New Delhi : As a culmination to the policy confusion to the NEET examinations for this year, the day saw The Indian Medical Council (Amendment) Bill, 2016 and the The Dentists (Amendment) Bill, 2016—seeking to amend the Indian Medical Council Act, 1956 and the Dentists Act, 1948 being introduced in the parliament to replace the NEET ordinances that was earlier enforced by the government .
A significant bill aimed at putting in place a single common examination for medical and dental courses, the bill was passed by the Lok Sabha, with the government saying even private colleges will be under its ambit.
The Indian Medical Council (Amendment) Bill, 2016 and the The Dentists (Amendment) Bill, 2016 provides a Constitutional status to the National Eligibility-cum-Entrance Test (NEET) examination” which is intended to be introduced in the academic session next year.
The Bill seeks to amend the Indian Medical Council Act, 1956 and the Dentists Act, 1948 and replace the Ordinances that were promulgated by the government to circumvent the Supreme Court order for implementation of NEET examination this session itself.
Moving the Bill for consideration and passing, Health Minister J P Nadda said there were three main objectives behind the move — end the multiplicity of examinations, have fair and transparent examinations and adopt non-exploitative process.
He said earlier students would have to travel long distances to appear for several medical entrance examinations.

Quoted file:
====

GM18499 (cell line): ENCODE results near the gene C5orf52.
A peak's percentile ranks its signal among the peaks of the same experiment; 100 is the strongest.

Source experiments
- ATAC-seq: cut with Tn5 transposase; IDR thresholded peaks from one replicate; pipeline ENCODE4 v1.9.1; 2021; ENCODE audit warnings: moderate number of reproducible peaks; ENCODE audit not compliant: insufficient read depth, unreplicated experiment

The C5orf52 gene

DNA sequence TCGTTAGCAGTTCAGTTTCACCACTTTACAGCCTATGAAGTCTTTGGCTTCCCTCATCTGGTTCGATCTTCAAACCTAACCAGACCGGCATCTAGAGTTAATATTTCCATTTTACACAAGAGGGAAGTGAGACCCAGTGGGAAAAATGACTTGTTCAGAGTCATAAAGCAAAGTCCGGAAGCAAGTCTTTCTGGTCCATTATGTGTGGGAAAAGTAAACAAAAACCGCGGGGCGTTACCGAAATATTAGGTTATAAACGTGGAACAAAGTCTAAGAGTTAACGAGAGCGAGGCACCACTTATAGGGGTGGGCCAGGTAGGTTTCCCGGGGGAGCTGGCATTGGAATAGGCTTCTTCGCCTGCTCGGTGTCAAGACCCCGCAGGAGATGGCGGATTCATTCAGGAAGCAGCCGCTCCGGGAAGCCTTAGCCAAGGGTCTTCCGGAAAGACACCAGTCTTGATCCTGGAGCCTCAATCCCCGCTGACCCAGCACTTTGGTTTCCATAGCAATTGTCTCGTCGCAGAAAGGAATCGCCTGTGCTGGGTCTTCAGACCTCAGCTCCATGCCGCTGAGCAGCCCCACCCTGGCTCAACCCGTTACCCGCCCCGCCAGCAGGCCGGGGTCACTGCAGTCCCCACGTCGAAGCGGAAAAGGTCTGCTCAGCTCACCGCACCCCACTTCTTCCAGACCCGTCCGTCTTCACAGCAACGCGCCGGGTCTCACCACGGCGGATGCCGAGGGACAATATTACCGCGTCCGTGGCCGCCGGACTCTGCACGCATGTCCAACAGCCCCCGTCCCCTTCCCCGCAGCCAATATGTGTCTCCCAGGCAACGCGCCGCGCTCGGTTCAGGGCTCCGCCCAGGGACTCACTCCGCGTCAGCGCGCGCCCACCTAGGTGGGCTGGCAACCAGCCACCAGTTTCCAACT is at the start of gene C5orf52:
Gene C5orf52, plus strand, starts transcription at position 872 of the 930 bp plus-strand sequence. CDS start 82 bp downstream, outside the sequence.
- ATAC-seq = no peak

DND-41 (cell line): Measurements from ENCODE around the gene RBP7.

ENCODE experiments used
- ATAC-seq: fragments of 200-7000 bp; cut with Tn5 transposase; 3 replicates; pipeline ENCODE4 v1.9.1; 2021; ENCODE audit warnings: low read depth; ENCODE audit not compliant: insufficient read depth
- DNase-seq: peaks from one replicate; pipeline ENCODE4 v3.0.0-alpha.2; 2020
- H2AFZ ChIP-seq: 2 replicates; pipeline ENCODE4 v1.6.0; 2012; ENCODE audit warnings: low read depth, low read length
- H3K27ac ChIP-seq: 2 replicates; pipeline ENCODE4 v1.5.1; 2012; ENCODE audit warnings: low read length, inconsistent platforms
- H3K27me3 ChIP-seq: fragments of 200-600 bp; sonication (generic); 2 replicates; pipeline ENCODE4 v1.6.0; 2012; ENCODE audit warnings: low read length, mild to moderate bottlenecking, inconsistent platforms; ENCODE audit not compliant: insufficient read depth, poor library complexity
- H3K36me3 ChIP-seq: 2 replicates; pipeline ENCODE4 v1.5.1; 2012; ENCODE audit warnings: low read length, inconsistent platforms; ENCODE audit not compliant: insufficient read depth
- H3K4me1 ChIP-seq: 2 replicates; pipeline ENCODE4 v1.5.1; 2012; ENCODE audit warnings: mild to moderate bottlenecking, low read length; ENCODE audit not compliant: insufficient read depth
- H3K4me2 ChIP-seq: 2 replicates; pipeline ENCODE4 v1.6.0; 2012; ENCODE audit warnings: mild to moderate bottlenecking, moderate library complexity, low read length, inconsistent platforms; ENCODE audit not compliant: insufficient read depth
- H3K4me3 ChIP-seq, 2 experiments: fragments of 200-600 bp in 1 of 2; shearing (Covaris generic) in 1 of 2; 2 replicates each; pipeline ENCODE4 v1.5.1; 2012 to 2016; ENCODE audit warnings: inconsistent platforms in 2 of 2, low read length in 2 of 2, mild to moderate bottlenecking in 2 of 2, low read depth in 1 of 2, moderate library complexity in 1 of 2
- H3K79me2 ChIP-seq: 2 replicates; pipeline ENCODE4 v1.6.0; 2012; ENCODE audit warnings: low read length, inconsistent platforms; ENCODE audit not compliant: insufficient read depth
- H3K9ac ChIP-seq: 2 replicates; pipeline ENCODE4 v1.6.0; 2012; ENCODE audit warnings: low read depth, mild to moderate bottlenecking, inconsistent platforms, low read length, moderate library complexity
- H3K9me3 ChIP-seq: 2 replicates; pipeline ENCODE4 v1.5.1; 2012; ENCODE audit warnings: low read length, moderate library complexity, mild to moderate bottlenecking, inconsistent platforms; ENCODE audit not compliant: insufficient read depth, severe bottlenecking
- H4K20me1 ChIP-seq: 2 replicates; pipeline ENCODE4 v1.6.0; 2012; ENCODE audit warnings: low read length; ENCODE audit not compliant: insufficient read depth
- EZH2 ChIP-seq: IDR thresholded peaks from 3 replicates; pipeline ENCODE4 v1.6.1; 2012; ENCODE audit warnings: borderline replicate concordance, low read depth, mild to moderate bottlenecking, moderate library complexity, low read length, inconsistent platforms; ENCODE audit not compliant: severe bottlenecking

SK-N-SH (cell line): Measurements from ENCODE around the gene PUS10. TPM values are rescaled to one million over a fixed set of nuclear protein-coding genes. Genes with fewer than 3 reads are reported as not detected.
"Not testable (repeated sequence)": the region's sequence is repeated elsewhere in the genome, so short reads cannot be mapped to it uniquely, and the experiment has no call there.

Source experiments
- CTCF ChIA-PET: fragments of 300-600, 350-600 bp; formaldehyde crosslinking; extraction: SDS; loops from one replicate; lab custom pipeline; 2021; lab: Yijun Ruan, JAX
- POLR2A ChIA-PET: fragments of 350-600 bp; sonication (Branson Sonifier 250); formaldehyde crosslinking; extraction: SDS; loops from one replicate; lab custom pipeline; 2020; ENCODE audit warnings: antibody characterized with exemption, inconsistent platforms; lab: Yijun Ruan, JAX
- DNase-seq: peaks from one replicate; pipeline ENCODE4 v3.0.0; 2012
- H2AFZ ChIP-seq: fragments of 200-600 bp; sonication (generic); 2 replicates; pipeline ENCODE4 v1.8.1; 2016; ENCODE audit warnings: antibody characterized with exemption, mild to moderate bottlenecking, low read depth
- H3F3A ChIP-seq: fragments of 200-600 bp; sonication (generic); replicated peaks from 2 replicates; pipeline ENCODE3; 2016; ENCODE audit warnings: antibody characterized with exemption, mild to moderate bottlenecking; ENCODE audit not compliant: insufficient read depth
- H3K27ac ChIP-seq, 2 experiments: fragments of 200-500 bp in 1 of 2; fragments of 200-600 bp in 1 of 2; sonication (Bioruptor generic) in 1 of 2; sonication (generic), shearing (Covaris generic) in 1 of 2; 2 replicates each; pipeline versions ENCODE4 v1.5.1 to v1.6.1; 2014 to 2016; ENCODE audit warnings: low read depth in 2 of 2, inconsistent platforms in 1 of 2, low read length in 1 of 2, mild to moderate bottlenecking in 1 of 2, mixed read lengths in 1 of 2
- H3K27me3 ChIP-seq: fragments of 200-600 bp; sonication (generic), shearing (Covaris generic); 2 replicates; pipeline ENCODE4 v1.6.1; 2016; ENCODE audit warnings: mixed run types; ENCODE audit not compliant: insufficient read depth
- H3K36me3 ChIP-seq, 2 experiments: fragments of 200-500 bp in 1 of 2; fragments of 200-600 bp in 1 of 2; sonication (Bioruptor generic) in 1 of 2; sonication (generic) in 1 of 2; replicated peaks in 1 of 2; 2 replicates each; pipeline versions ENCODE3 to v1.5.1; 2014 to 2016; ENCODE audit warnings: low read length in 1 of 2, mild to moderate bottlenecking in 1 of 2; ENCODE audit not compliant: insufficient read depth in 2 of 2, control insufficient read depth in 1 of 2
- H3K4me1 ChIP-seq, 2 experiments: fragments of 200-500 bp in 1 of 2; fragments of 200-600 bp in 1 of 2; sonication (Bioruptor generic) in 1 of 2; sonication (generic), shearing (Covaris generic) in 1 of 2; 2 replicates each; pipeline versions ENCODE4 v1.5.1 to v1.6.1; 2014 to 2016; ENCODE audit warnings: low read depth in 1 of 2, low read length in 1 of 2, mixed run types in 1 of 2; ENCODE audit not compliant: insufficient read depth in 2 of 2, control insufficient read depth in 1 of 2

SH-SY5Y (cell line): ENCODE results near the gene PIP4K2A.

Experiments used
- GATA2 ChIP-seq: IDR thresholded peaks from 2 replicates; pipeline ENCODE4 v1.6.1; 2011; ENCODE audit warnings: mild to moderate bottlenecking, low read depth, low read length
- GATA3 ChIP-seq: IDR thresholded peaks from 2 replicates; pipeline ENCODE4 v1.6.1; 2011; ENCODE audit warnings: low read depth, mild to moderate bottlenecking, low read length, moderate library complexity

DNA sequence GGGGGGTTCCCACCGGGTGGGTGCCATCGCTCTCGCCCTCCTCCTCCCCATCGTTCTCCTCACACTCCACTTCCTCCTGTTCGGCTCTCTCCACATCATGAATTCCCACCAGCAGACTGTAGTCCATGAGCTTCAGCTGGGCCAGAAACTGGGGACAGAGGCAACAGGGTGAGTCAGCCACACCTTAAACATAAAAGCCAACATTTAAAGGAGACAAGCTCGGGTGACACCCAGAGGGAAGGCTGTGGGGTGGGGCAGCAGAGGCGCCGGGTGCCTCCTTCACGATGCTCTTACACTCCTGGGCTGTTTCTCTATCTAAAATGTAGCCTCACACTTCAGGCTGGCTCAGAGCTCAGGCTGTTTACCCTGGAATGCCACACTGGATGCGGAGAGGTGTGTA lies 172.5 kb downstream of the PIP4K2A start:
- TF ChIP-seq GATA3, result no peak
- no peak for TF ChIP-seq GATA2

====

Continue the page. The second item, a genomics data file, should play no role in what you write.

Currently students undergo exploitation particularly with regard to the caiptation fees, he said, adding the new legislation will end this.
Responding to apprehensions expressed by members, particularly Tamil Nadu where reservation is upto 85 per cent, he clarified, “We are not going to touch the state quota.Students in Tamil Nadu will be competing in Tamil Nadu only.We should be very much clear about that.”
However, AIADMK members were not satisfied and staged a walkout.
Nadda said the exam will be held on the basis of the syllabus of NCERT and the under-graduate exam will be taken up by CBSE and post-graduation by the national board of examination.
“In the syllabus, we will take care of the differences and we will do standardisation of syllabus so that rural students can also taken care of,” he added. .
It is reported that while an ordinance has a life of six months, it should be passed as a bill within 42 days (6 weeks) from the day a Parliament session commences to prevent it from lapsing.
The Indian Medical Council (Amendment) Bill, 2016, with its clearance now seeks to replace the Indian Medical Council (Amendment) Ordinance, 2016, and provides for the following, namely:—
(a) to insert a new section 10D in the Act for conducting of uniform entrance examination to all medical educational institutions at the undergraduate level and post-graduate level through such designated authority in Hindi, English and such other languages in such manner as may be prescribed;
(b) to insert a proviso in the said section so as to provide that notwithstanding any judgment or order of any court, the provisions of this section shall not apply, in relation to the uniform entrance examination at the undergraduate level for the academic year 2016-17 conducted in accordance with any regulations made under this Act, in respect of the State Government seats (whether in Government Medical College or in a private Medical College) where such State has not opted for such examination; and
(c) to amend section 33 of the Act so as to enable the Council to make regulations for all matters connected with the conduct of uniform entrance examination.